- FIRE AT THE DOORSTEP
INTERVIEW BY TIMOTHY A. SCHULER The Los Angeles-based designer Greg Kochanowski researches wildfire mitigation close to home. Earth is a water planet. It is also, as Stephen J. Pyne has written, a fire planet. The Earth “has held fires as long as plants have lived on land,” Pyne recently wrote in Yale Environment
- MIXED MEDIA
BY TIMOTHY A. SCHULER FROM THE JANUARY 2021 ISSUE OF LANDSCAPE ARCHITECTURE MAGAZINE. Gina Ford, FASLA, wants me to know that she was asked to get on Twitter. It was early 2011, and the marketing team at Sasaki, where Ford was a principal at the time, felt that the firm needed to be more
- MAKING THE BEST OF THE LEAST
BY TIMOTHY A. SCHULER FROM THE JANUARY 2021 ISSUE OF LANDSCAPE ARCHITECTURE MAGAZINE. If all goes according to plan, over the next year a forest will spring up in South Central Los Angeles on what today looks more like a desolate traffic island than a buildable city lot. The woodland is a vital part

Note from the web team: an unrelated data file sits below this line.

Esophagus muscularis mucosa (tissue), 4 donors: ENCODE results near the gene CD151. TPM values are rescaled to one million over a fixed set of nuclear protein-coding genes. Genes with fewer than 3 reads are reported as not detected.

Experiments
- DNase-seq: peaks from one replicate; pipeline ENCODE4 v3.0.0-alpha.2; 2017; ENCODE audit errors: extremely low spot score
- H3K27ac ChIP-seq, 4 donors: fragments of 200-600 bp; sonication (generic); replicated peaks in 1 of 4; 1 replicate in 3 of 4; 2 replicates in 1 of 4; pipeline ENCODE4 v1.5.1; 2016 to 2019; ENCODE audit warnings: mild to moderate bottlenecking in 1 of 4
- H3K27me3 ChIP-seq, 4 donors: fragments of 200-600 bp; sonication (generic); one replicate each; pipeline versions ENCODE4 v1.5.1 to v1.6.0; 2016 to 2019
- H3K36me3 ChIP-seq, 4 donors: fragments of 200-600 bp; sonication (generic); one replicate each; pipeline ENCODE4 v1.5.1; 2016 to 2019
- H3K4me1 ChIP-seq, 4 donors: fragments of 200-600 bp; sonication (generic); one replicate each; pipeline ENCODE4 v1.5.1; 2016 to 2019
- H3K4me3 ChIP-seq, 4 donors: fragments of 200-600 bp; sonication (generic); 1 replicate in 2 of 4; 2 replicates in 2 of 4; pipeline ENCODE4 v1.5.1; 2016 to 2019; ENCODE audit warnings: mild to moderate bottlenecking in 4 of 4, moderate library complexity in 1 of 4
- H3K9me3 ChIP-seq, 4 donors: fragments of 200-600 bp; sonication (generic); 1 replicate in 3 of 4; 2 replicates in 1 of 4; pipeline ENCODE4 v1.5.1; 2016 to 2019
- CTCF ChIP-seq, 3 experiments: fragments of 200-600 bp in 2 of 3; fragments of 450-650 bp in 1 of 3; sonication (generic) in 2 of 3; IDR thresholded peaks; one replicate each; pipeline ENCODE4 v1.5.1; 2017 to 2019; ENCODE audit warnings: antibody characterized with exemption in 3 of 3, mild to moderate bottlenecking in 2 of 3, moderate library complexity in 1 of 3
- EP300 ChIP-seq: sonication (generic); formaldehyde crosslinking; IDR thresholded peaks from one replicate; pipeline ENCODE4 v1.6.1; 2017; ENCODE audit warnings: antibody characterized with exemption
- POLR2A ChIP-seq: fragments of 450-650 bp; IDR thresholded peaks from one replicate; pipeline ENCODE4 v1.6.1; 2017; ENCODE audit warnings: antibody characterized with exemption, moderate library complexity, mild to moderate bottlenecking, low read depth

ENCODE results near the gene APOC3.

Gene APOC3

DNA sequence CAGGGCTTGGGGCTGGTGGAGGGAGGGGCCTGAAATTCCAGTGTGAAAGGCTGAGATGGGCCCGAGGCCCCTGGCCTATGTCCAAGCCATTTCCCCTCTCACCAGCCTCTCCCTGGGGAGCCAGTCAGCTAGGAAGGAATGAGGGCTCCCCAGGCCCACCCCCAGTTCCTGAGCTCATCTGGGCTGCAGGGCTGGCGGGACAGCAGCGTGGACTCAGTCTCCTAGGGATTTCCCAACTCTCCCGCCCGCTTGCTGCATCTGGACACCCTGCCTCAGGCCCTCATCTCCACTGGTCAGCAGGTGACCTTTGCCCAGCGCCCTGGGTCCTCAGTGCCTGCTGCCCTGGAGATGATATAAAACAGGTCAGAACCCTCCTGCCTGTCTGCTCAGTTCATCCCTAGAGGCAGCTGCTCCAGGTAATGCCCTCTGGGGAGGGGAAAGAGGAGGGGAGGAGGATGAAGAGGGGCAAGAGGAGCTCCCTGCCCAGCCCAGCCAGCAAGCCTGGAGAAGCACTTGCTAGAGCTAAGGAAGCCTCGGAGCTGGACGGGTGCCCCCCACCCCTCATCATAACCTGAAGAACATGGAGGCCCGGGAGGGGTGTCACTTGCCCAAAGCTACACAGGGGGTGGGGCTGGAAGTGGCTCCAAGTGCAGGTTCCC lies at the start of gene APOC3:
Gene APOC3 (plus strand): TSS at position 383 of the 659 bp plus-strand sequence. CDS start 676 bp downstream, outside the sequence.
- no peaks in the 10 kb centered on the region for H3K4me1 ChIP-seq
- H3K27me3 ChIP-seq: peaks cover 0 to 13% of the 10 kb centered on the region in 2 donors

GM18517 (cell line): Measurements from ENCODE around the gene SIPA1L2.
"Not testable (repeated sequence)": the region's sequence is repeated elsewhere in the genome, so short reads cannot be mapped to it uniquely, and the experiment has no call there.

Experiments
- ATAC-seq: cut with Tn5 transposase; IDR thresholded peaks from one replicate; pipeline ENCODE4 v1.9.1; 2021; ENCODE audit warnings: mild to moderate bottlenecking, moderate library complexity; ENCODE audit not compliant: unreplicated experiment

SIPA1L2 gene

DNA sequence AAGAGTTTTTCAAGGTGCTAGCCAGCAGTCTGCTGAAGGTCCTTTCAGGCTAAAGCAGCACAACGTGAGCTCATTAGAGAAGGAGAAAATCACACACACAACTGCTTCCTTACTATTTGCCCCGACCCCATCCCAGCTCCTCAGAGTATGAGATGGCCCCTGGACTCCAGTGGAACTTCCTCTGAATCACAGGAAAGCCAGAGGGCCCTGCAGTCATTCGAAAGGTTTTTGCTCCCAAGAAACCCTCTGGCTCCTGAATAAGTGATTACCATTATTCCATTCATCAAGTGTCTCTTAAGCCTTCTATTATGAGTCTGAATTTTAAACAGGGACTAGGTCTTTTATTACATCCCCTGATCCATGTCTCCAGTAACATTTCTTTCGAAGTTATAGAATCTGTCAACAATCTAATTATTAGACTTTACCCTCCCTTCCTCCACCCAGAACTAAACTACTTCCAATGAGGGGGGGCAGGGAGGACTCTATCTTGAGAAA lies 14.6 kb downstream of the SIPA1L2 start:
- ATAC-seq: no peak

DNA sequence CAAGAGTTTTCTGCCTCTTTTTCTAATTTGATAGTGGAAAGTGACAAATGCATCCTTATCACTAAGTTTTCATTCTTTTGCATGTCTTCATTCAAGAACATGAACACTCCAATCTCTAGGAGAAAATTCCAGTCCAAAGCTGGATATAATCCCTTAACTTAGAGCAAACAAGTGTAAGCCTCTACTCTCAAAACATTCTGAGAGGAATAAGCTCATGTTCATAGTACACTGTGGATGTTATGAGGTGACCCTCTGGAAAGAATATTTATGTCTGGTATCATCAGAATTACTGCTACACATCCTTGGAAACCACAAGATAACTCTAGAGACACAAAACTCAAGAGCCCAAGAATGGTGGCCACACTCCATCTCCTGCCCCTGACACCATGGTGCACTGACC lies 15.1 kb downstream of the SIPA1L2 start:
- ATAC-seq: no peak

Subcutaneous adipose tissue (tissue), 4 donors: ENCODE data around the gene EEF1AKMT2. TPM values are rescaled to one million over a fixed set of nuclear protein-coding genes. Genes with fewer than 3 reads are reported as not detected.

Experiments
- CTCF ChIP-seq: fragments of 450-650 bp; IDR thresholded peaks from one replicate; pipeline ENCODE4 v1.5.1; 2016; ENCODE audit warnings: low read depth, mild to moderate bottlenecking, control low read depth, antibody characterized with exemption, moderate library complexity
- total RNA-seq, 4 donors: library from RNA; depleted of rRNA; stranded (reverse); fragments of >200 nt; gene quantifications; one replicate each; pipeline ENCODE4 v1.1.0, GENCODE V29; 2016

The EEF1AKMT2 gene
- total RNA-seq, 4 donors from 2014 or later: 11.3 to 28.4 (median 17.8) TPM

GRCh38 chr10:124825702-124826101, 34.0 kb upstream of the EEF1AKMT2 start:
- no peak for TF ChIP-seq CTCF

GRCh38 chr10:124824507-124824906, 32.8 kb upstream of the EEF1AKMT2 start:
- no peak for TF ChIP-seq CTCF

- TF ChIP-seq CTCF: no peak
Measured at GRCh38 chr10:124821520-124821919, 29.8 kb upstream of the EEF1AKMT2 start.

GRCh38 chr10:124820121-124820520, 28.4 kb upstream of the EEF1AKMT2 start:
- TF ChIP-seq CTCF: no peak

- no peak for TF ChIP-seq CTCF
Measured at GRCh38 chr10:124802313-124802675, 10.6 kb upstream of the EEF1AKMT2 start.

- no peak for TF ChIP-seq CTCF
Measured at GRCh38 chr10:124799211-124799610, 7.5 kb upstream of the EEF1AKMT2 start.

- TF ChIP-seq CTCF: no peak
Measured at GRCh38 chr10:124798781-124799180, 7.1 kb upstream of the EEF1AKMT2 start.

- JANUARY LAM: NETWORK CONNECTIONS
FOREGROUND A Resilient Renewal (Maintenance) After Hurricane Sandy upended a planned redesign, Joanna Pertz Landscape Architecture committed to the upkeep of a flood-control landscape at NYU’s Langone Medical Center. Ahead of the Curve (House Call) An artful take on an underused suburban yard by Jennifer Horn Landscape Architecture turns around a few key
- FIRST ON THE GROUND
BY ZACH MORTICE Andrew Sargeant is the first Enterprise Rose Fellow from landscape architecture. For the first time in its 20-year history, Enterprise Community Partners, the nonprofit housing and advocacy organization, has selected a fellow from landscape architecture for the prestigious Rose Fellowship. The fellowship pairs early career designers with nonprofits and community organizations
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- How 2020 Encouraged Every Homeowner to Become an Empowered Gardener